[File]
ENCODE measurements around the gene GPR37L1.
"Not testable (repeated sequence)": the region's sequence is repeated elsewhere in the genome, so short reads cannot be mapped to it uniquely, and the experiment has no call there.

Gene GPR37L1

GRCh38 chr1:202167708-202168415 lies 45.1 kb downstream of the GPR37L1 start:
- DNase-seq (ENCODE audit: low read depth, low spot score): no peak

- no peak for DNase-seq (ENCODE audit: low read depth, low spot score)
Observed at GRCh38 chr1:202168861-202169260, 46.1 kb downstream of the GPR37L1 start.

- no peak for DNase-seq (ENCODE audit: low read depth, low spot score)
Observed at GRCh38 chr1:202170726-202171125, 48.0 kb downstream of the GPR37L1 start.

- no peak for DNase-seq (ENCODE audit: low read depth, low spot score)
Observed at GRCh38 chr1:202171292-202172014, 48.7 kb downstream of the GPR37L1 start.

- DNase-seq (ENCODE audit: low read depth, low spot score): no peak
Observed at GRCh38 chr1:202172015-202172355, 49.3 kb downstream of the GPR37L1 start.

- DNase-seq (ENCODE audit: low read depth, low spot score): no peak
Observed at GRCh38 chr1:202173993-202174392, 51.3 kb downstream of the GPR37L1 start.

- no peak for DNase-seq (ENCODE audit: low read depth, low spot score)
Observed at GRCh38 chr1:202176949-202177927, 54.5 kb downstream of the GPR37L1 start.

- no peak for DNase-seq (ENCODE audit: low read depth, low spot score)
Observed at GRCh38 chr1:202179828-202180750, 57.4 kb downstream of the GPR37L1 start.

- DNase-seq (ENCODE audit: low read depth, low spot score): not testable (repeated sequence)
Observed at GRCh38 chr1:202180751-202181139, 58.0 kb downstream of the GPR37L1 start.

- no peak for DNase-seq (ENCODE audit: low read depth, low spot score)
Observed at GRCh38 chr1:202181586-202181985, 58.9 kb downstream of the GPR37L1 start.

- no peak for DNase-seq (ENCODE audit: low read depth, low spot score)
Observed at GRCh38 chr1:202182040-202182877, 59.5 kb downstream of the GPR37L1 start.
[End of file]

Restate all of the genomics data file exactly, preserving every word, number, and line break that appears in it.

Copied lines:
ENCODE measurements around the gene GPR37L1.
"Not testable (repeated sequence)": the region's sequence is repeated elsewhere in the genome, so short reads cannot be mapped to it uniquely, and the experiment has no call there.

Gene GPR37L1

GRCh38 chr1:202167708-202168415 lies 45.1 kb downstream of the GPR37L1 start:
- DNase-seq (ENCODE audit: low read depth, low spot score): no peak

- no peak for DNase-seq (ENCODE audit: low read depth, low spot score)
Observed at GRCh38 chr1:202168861-202169260, 46.1 kb downstream of the GPR37L1 start.

- no peak for DNase-seq (ENCODE audit: low read depth, low spot score)
Observed at GRCh38 chr1:202170726-202171125, 48.0 kb downstream of the GPR37L1 start.

- no peak for DNase-seq (ENCODE audit: low read depth, low spot score)
Observed at GRCh38 chr1:202171292-202172014, 48.7 kb downstream of the GPR37L1 start.

- DNase-seq (ENCODE audit: low read depth, low spot score): no peak
Observed at GRCh38 chr1:202172015-202172355, 49.3 kb downstream of the GPR37L1 start.

- DNase-seq (ENCODE audit: low read depth, low spot score): no peak
Observed at GRCh38 chr1:202173993-202174392, 51.3 kb downstream of the GPR37L1 start.

- no peak for DNase-seq (ENCODE audit: low read depth, low spot score)
Observed at GRCh38 chr1:202176949-202177927, 54.5 kb downstream of the GPR37L1 start.

- no peak for DNase-seq (ENCODE audit: low read depth, low spot score)
Observed at GRCh38 chr1:202179828-202180750, 57.4 kb downstream of the GPR37L1 start.

- DNase-seq (ENCODE audit: low read depth, low spot score): not testable (repeated sequence)
Observed at GRCh38 chr1:202180751-202181139, 58.0 kb downstream of the GPR37L1 start.

- no peak for DNase-seq (ENCODE audit: low read depth, low spot score)
Observed at GRCh38 chr1:202181586-202181985, 58.9 kb downstream of the GPR37L1 start.

- no peak for DNase-seq (ENCODE audit: low read depth, low spot score)
Observed at GRCh38 chr1:202182040-202182877, 59.5 kb downstream of the GPR37L1 start.